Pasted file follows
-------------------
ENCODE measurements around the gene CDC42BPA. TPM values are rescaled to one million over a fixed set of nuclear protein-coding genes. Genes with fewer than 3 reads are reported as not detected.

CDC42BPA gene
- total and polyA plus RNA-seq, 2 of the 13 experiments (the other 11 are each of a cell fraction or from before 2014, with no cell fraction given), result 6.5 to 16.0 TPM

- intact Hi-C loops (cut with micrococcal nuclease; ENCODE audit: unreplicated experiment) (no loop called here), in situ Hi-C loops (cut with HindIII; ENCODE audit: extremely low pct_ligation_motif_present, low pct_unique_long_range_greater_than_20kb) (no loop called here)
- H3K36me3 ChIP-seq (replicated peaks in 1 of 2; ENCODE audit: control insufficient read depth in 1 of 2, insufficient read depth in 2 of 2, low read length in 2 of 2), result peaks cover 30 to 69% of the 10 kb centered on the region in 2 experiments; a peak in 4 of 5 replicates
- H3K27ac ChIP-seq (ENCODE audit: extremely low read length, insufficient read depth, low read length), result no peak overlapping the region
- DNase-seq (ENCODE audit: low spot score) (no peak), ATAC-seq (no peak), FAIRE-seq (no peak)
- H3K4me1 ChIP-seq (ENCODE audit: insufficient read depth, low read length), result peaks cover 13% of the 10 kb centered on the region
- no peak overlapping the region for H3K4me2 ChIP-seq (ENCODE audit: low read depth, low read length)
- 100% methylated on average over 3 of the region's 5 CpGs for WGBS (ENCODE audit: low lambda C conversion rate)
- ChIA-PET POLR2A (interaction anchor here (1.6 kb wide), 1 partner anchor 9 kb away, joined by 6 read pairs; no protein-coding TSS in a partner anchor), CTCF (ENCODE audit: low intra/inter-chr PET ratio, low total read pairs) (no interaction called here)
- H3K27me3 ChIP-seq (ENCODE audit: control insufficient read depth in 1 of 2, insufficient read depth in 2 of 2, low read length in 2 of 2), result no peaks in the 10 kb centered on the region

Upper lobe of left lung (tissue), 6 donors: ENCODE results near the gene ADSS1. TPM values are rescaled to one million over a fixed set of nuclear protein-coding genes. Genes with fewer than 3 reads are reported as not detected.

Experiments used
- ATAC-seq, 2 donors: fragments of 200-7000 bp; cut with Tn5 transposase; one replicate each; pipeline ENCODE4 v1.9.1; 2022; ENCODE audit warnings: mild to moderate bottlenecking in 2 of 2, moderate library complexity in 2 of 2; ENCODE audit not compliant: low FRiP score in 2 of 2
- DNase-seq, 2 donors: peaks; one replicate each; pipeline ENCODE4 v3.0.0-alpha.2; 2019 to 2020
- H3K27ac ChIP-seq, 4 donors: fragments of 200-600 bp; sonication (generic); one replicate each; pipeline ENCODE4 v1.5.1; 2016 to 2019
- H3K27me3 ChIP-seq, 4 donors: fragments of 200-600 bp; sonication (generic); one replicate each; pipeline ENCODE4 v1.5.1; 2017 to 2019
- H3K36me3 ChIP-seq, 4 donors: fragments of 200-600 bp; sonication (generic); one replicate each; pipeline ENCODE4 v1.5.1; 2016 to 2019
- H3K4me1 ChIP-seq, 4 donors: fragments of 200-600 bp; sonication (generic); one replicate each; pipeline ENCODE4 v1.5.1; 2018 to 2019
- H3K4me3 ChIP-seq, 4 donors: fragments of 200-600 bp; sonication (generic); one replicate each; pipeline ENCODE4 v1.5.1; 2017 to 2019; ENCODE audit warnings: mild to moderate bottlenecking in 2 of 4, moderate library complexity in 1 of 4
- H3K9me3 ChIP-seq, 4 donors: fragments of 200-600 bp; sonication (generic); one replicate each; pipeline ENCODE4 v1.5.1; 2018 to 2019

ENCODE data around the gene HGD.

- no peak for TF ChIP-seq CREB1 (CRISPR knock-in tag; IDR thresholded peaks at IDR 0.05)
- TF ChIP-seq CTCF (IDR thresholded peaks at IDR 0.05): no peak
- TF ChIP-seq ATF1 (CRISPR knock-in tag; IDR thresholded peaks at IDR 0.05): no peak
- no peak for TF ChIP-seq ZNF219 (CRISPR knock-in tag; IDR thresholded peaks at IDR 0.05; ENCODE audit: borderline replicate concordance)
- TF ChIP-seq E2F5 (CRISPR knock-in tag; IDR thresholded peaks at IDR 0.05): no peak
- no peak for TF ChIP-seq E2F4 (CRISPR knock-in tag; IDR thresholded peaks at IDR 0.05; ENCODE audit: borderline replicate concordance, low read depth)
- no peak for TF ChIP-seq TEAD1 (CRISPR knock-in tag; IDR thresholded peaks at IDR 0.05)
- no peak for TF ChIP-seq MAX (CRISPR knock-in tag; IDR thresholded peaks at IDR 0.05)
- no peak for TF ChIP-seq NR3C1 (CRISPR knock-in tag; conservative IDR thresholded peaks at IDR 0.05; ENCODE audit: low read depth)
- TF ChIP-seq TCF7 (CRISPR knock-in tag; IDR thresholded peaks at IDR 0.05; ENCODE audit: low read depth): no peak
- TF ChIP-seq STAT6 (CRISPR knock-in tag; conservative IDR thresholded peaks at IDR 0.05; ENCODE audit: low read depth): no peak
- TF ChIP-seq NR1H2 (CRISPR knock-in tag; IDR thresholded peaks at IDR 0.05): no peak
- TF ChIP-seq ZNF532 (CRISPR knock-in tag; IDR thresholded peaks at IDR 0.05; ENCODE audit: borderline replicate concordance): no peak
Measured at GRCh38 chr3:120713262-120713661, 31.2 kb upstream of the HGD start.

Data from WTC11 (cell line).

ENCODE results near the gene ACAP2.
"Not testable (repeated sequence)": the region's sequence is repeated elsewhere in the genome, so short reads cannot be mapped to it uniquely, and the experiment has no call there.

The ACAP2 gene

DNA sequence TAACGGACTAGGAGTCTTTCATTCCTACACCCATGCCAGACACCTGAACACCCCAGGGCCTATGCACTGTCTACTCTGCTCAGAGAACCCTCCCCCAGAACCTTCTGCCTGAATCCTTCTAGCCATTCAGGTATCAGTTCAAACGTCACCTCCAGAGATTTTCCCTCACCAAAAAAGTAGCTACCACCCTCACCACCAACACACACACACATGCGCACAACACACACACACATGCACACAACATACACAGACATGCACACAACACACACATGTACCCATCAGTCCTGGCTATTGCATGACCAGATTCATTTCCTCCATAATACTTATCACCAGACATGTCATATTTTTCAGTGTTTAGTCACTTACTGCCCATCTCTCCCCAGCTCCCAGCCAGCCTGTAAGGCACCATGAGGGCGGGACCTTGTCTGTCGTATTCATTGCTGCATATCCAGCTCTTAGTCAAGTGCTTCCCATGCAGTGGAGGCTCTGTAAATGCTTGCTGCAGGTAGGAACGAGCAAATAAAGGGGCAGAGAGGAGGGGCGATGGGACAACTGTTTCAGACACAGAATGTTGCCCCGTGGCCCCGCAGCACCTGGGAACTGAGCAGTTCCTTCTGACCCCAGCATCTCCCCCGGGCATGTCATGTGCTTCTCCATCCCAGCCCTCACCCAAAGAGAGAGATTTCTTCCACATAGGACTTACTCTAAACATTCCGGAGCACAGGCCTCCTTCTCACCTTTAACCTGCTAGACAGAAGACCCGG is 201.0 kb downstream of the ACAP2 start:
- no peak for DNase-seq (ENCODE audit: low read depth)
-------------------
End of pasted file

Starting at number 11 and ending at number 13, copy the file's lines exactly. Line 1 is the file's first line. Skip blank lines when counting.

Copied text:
- ChIA-PET POLR2A (interaction anchor here (1.6 kb wide), 1 partner anchor 9 kb away, joined by 6 read pairs; no protein-coding TSS in a partner anchor), CTCF (ENCODE audit: low intra/inter-chr PET ratio, low total read pairs) (no interaction called here)
- H3K27me3 ChIP-seq (ENCODE audit: control insufficient read depth in 1 of 2, insufficient read depth in 2 of 2, low read length in 2 of 2), result no peaks in the 10 kb centered on the region

Upper lobe of left lung (tissue), 6 donors: ENCODE results near the gene ADSS1. TPM values are rescaled to one million over a fixed set of nuclear protein-coding genes. Genes with fewer than 3 reads are reported as not detected.